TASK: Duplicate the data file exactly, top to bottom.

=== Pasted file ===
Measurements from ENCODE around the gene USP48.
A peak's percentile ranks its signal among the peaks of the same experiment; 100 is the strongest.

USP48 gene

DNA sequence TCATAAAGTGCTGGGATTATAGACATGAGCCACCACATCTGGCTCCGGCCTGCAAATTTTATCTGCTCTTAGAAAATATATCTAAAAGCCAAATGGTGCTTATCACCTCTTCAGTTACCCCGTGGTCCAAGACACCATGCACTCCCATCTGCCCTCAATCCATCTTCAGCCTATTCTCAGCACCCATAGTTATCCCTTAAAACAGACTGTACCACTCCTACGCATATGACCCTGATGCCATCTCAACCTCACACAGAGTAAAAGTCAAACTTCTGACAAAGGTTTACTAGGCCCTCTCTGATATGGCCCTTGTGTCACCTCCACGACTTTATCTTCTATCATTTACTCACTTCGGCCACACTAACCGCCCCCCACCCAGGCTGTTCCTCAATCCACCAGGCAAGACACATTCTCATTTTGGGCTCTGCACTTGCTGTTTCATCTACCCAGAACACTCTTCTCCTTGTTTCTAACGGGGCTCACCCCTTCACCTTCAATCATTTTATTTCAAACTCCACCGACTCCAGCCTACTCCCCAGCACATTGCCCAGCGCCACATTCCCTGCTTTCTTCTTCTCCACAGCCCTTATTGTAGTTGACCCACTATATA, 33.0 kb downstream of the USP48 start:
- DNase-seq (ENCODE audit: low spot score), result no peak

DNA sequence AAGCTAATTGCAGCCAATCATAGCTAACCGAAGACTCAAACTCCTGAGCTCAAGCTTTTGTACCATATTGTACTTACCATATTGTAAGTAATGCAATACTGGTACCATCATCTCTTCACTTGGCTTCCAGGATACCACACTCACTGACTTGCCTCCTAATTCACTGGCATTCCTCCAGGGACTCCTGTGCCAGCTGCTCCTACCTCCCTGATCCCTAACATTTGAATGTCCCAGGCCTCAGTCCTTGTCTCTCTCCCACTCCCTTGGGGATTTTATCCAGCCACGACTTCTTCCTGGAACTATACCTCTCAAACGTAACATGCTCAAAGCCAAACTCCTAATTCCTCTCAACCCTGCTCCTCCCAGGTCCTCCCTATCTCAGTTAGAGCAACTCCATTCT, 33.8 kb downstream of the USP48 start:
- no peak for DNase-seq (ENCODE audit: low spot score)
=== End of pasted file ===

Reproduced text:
Measurements from ENCODE around the gene USP48.
A peak's percentile ranks its signal among the peaks of the same experiment; 100 is the strongest.

USP48 gene

DNA sequence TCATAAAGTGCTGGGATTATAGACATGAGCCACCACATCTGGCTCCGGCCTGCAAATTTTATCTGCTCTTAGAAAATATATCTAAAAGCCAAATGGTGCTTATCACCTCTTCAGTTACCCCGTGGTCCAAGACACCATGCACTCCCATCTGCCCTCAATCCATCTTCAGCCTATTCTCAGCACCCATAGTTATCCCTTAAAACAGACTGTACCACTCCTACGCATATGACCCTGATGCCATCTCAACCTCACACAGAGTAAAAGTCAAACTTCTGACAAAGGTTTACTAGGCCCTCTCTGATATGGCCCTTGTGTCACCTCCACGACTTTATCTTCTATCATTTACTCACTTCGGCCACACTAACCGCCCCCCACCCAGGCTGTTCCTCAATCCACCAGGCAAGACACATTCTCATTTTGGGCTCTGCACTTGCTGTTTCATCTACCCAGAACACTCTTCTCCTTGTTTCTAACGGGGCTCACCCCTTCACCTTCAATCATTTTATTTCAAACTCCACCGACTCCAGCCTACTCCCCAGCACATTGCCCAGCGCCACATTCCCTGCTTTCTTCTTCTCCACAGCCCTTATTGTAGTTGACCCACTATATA, 33.0 kb downstream of the USP48 start:
- DNase-seq (ENCODE audit: low spot score), result no peak

DNA sequence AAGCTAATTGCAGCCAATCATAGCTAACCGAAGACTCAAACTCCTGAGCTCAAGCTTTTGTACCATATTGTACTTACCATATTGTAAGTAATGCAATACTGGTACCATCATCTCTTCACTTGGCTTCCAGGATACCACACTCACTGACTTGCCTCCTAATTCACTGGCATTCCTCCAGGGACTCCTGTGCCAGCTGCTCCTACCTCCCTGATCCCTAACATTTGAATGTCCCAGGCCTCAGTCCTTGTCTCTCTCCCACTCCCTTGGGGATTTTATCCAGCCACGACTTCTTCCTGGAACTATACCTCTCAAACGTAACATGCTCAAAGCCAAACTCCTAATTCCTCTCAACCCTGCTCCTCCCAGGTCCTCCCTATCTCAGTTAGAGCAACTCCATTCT, 33.8 kb downstream of the USP48 start:
- no peak for DNase-seq (ENCODE audit: low spot score)